Apparently, the word or words which supposedly caused such great consternation were spoken in jest, in a lighthearted way.
...Palace aides said the Prince of Wales had taken a "dim view" of the footage in which his son also refers to "rag-heads" and makes a spoof telephone call to his grandmother, the Queen.
The 24-year-old Household Cavalry Lieutenant has issued a public apology but his comments were widely condemned as "sickening" and racist in tone.''
Why this hyperventilating over words, namely ''Paki", merely a contraction for the word ''Pakistani" and 'raghead' which is just a casual, rather slangy term for a Moslem?
When I first heard of this furor over the Prince's faux pas, I wondered aloud ''how is 'Paki' any worse than the term 'Brit'? After all, they are simply contractions of the standard English names for those nationalities.
But of course, as I well knew, the usual suspects would say that it's because of the ''legacy of racism'' or some such thing that 'Paki' is a shocking racial insult, and true to form, here comes someone called Murad Ahmed to educate us about why 'Paki' is a grave insult and an injustice and probably a prosecutable hate crime:
More than an ordinary four-letter word
Why is Paki an unacceptable word, but not Brit? Because of Britain's bitter racial history
'Prince Harry's three-year-old remarks have opened up a new debate about words. Some people have asked why, if it is acceptable to use “Brit” to refer to British people, and “Aussie” to describe an Australian, what's wrong with using Paki for Pakistanis?
Simple. It's because of history.
Paki is a word from a different age - one where it would be spat out just before an Asian received a swift Doc Marten boot to the head. It was more often heard in the phrase “go home, Paki” than “my Paki friend.”. It was intended to be a form of violence and intimidation towards immigrants who had come to these shores from the Indian subcontinent. It became, through its very use, racist.
To put it politely, anyone who thinks that the word Paki is acceptable is unaware of this sordid history or unable to understand its significance. Put another way, if you think that it's all right to call someone a Paki you're ignorant or stupid. See how using words in a certain way can come across as insulting or cruel? That's the point. Words are powerful, and we should take care how we use them.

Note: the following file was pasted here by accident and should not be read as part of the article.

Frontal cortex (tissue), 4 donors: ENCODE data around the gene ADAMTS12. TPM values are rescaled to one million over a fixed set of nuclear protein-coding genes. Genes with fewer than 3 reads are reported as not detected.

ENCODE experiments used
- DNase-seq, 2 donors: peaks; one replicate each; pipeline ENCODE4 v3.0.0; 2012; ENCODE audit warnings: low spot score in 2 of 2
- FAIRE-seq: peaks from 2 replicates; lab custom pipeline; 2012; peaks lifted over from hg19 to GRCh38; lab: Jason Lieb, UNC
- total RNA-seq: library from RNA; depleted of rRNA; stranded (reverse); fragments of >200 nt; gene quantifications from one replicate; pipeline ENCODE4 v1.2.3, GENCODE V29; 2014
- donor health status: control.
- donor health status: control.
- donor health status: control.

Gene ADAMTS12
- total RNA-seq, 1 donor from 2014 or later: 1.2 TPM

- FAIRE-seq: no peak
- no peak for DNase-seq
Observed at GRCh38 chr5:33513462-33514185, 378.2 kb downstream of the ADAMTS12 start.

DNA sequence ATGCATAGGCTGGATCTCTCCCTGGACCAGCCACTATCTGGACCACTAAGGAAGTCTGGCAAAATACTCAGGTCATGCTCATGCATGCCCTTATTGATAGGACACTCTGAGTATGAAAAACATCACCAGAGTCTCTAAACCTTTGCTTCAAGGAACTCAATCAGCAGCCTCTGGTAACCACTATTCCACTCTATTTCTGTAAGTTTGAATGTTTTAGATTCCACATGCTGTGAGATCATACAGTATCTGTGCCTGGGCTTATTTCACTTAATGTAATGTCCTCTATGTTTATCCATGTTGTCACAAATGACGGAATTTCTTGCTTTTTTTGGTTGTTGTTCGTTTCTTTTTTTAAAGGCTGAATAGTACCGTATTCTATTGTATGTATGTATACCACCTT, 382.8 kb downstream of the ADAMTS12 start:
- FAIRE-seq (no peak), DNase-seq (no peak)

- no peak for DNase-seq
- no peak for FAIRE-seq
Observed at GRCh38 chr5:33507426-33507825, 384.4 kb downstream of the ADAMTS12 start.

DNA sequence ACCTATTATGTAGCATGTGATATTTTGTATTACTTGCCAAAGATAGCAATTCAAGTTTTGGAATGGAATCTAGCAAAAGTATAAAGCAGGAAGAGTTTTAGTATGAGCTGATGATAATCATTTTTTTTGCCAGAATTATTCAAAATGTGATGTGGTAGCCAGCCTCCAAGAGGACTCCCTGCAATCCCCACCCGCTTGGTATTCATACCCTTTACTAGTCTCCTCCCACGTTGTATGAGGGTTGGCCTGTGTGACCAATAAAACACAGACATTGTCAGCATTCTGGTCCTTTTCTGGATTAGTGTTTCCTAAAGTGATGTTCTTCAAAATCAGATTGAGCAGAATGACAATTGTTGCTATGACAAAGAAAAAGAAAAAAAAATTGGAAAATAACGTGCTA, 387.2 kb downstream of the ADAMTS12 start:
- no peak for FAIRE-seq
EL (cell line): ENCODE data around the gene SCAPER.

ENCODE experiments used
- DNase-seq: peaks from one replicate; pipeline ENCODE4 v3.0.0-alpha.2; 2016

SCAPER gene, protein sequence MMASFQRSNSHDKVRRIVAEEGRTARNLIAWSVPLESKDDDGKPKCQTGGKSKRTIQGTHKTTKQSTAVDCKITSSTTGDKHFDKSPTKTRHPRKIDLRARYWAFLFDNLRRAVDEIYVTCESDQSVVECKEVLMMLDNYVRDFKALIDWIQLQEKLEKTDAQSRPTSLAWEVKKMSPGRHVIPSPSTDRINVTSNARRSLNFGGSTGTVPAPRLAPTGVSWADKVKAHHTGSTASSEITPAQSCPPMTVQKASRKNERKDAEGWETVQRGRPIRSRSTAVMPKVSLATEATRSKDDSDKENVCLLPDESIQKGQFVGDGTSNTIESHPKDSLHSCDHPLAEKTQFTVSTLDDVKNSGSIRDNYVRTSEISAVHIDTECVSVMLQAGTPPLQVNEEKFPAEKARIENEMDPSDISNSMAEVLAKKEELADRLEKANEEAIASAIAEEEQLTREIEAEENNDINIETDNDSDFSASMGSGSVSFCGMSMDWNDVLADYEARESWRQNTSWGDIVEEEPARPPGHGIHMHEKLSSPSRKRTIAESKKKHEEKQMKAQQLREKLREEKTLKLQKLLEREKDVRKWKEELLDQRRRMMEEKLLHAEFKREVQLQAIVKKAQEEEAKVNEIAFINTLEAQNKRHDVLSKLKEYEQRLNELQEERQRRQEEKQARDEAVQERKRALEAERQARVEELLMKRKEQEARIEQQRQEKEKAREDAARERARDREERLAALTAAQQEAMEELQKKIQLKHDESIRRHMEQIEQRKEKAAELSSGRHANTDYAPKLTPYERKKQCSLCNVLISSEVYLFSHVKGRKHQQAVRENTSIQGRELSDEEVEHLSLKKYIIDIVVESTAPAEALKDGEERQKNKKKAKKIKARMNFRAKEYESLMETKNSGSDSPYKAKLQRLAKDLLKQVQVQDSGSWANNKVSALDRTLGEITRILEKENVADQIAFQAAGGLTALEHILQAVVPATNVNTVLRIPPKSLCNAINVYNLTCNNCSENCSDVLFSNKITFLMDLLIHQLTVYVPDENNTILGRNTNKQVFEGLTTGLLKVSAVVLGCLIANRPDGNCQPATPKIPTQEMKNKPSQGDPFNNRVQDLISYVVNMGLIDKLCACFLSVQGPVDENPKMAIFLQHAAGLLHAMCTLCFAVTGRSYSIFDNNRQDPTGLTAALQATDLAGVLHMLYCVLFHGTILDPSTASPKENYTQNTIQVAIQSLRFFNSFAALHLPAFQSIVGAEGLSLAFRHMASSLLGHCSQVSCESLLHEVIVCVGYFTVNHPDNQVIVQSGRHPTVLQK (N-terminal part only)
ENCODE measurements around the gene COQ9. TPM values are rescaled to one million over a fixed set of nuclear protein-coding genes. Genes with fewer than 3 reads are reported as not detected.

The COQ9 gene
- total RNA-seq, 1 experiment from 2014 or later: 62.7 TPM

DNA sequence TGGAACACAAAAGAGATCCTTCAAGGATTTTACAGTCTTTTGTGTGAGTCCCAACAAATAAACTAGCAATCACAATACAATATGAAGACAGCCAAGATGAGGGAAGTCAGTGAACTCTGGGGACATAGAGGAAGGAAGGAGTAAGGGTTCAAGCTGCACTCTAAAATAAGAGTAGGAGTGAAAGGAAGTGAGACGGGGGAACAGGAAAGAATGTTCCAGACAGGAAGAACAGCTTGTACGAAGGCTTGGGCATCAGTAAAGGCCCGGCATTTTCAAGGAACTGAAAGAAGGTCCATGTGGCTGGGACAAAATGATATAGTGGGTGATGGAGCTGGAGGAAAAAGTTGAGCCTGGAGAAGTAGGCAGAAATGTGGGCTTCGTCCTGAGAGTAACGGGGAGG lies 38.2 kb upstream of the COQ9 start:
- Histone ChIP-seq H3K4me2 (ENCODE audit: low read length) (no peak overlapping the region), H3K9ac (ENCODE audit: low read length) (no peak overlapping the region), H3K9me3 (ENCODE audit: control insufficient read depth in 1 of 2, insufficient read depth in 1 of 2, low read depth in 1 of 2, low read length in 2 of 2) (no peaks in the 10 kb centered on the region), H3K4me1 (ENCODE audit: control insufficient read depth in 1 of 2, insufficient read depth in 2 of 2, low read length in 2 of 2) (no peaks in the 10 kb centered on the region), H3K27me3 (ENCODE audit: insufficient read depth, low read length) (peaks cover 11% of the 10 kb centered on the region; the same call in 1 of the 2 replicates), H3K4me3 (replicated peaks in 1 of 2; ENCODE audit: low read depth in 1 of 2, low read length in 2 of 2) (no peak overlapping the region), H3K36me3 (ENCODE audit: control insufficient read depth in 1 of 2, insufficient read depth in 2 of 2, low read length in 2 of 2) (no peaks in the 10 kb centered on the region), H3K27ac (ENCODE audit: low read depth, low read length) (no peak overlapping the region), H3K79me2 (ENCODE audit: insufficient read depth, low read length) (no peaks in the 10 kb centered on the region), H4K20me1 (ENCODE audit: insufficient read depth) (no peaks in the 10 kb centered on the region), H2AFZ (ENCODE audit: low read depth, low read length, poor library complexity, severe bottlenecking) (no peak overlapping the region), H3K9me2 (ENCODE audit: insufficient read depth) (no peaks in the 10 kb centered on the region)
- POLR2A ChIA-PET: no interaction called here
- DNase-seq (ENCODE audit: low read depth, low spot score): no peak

It's not just another nasty four-letter word. The outrage isn't another example of creeping political correctness. It's about the experience of immigrant communities in Britain and the struggles that they endured when they came here in the Sixties and Seventies.
For Asians, there was once a time when it was no surprise that an authority figure, speaking in the Queen's English, would call someone a Paki. Just get on with it, thought many, we're the outsiders here.''
Well, yes, now that you mention it Murad, you are outsiders in the UK, just as I would be the outsider if I were living there -- even though my ancestry is mostly British, and more of my ancestors' bones lie in British soil than here in America. But yes, everyone not born in Britain to British parents IS an outsider there, which is just as it should be, if the world worked as it should
And if your parents experienced such 'struggles' when they came, what kept them there? Had they been so badly treated, such victims of ''racism'', surely they would have turned around and gone back to Pakistan -- which, after all, is home for them. But something kept them there.
So from where I sit, it looks as though the struggles must not have been too painful, as the rewards of living in the UK seem to have outweighed the downside. So forgive me, Murad, if I don't weep too many tears of sympathy for your immigrant parents, who seem to be enjoying privileged treatment in their adopted country now, despite the moaning about ''racism'' and hate.
Why do I say that they are privileged? Because they can demand and receive an apology from royalty, for Pete's sake. What more privilege can one ask? It only goes to prove to me that the order of things has been turned on its head in our benighted era. What does ''royalty'' in fact mean, these days, if a Prince can be made to grovel or apologize to people who are lucky to even be in his country?